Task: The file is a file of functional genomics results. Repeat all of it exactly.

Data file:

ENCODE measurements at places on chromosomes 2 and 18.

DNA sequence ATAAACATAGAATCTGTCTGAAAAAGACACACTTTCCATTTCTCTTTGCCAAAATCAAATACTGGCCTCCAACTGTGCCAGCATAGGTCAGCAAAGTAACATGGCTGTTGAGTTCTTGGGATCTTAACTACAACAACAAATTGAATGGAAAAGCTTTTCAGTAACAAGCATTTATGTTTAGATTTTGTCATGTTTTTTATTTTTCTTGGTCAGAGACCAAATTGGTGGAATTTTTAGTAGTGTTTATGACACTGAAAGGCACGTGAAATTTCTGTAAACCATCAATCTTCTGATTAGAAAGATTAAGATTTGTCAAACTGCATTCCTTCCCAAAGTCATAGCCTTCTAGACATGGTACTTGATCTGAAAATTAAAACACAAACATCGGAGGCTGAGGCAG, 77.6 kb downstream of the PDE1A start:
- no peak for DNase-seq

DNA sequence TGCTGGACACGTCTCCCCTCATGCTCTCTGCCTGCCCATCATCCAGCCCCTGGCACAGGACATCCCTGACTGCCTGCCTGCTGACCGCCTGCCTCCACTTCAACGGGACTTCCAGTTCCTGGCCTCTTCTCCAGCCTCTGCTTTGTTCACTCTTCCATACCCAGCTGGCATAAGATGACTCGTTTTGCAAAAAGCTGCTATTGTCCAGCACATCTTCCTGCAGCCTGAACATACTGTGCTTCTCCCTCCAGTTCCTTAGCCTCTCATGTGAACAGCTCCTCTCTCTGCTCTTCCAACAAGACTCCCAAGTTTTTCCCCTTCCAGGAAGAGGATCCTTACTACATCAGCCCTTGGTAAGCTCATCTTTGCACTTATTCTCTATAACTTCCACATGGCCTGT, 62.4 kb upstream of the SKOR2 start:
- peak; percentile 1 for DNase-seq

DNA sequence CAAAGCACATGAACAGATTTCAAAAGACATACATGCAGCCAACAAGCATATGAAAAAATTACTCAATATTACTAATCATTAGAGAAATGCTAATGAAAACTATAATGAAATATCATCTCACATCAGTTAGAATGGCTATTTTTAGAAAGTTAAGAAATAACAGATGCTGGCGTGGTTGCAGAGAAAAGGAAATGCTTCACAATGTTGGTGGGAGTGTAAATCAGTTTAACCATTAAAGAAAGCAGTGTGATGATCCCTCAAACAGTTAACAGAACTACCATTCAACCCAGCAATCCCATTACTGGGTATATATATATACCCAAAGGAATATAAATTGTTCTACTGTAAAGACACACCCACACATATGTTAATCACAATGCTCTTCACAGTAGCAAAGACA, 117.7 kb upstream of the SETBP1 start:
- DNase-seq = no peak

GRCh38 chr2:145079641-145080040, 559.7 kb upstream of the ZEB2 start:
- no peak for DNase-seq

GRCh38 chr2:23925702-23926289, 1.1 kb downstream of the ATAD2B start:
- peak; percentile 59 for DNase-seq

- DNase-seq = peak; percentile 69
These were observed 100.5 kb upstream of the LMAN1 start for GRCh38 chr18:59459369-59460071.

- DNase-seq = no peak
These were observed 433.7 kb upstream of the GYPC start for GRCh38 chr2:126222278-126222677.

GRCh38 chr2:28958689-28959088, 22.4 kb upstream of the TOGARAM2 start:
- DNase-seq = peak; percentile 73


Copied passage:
ENCODE measurements at places on chromosomes 2 and 18.

DNA sequence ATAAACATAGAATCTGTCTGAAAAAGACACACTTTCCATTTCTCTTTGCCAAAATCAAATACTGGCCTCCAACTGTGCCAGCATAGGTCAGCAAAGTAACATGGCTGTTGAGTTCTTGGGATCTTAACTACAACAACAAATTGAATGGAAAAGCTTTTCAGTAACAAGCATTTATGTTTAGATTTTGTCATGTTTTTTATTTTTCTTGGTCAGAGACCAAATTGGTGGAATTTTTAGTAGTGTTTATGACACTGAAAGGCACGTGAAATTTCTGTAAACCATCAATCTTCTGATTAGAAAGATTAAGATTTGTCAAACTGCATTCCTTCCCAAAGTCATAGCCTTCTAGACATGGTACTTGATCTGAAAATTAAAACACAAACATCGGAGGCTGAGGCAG, 77.6 kb downstream of the PDE1A start:
- no peak for DNase-seq

DNA sequence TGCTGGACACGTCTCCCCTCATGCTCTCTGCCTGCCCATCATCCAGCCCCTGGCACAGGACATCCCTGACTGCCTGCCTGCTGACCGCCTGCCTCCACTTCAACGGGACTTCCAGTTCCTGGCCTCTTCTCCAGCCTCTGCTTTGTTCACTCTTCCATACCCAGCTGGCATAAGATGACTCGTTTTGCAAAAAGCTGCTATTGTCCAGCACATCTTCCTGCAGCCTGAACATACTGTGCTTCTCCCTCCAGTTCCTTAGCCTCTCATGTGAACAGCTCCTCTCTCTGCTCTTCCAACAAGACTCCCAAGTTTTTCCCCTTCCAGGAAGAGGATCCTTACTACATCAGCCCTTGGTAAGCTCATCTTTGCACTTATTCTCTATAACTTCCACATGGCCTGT, 62.4 kb upstream of the SKOR2 start:
- peak; percentile 1 for DNase-seq

DNA sequence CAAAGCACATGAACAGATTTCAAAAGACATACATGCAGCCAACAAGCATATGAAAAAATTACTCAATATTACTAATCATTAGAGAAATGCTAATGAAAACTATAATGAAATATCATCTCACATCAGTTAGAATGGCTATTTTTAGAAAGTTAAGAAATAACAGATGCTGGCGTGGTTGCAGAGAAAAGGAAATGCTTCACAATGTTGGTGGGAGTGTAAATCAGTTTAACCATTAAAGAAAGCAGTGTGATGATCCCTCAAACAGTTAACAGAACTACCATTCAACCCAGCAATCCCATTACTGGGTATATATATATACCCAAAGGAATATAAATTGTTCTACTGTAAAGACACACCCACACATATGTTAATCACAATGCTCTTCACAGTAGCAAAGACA, 117.7 kb upstream of the SETBP1 start:
- DNase-seq = no peak

GRCh38 chr2:145079641-145080040, 559.7 kb upstream of the ZEB2 start:
- no peak for DNase-seq

GRCh38 chr2:23925702-23926289, 1.1 kb downstream of the ATAD2B start:
- peak; percentile 59 for DNase-seq

- DNase-seq = peak; percentile 69
These were observed 100.5 kb upstream of the LMAN1 start for GRCh38 chr18:59459369-59460071.

- DNase-seq = no peak
These were observed 433.7 kb upstream of the GYPC start for GRCh38 chr2:126222278-126222677.

GRCh38 chr2:28958689-28959088, 22.4 kb upstream of the TOGARAM2 start:
- DNase-seq = peak; percentile 73